Temporal range: Carboniferous–Permian
The Callistophytales was an order of mainly scrambling and lianescent plants found in the wetland "coal swamps" of Euramerica and Cathaysia. They were characterised by having bilaterally-symmetrical, non-cupulate ovules attached to the underside of pinnules that were morphologically similar to the "normal" vegetative pinnules; and small compound pollen-organs, also borne on the underside of unmodified pinnules, that produced saccate pollen. They were reproductively more sophisticated than most other Palaeozoic pteridosperms, some of which they seem to have out-competed and replaced in the "coal swamp" vegetation during Late Pennsylvanian and Permian times.
The inclusion of the Callistophytales within the Lyginopteridopsida is controversial because of the apparent sophistication of the ovules and pollen. There are nevertheless many other characters that suggest that the Callistophytales may have been derived from a more primitive lyginopterdalean-like ancestor, including the presence of a lagenostome at the apex of the nucellus, the general structure of the pollen organs, and the overall morphology of the vegetative structures.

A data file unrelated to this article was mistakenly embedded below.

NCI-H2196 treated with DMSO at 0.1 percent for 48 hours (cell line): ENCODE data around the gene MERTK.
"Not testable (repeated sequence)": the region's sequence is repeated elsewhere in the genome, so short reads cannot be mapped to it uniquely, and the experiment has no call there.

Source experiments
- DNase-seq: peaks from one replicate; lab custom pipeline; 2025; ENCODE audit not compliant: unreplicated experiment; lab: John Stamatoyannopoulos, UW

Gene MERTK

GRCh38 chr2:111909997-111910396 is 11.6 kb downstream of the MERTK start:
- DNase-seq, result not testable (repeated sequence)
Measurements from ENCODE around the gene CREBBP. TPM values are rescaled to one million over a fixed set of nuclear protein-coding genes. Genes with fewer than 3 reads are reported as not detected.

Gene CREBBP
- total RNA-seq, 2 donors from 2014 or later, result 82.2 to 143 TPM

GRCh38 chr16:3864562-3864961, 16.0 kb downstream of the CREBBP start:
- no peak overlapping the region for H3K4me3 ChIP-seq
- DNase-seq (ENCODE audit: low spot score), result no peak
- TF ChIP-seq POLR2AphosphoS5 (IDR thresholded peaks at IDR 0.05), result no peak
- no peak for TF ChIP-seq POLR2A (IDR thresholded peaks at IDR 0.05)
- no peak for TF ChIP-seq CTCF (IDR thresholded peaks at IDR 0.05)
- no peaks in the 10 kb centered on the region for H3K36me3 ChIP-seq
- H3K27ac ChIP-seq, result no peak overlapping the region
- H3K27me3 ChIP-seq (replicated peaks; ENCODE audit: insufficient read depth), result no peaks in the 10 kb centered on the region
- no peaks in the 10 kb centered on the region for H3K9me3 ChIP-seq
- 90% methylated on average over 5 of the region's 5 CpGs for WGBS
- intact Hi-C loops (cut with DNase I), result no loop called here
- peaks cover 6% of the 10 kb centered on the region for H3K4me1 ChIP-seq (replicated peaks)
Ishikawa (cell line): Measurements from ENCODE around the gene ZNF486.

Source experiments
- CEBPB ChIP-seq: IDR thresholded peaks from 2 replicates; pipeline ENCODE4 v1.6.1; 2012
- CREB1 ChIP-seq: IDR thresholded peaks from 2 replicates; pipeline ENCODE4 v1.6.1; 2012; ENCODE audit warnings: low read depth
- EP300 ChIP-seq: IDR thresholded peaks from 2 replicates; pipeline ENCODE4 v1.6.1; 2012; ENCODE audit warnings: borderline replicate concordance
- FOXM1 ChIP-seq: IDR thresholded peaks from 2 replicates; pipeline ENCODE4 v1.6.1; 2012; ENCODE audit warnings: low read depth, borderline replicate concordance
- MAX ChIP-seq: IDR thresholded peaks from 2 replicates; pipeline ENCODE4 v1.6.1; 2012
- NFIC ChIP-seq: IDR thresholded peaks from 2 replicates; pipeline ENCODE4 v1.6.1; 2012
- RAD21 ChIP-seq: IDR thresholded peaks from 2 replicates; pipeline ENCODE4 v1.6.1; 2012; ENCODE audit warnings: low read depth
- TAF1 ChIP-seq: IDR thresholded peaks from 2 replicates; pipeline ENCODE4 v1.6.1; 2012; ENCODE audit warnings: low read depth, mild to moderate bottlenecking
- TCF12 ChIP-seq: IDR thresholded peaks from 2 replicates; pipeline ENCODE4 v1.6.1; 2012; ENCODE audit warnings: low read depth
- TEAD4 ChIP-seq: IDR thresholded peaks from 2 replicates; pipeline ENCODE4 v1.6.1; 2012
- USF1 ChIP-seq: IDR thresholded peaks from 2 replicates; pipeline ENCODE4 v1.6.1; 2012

Two families have been recognised: the Callistophytaceae, known mainly from the Carboniferous floras of Euramnerica; and the Emplectopteridaceae, known mainly from the Permian floras of China and adjacent areas.
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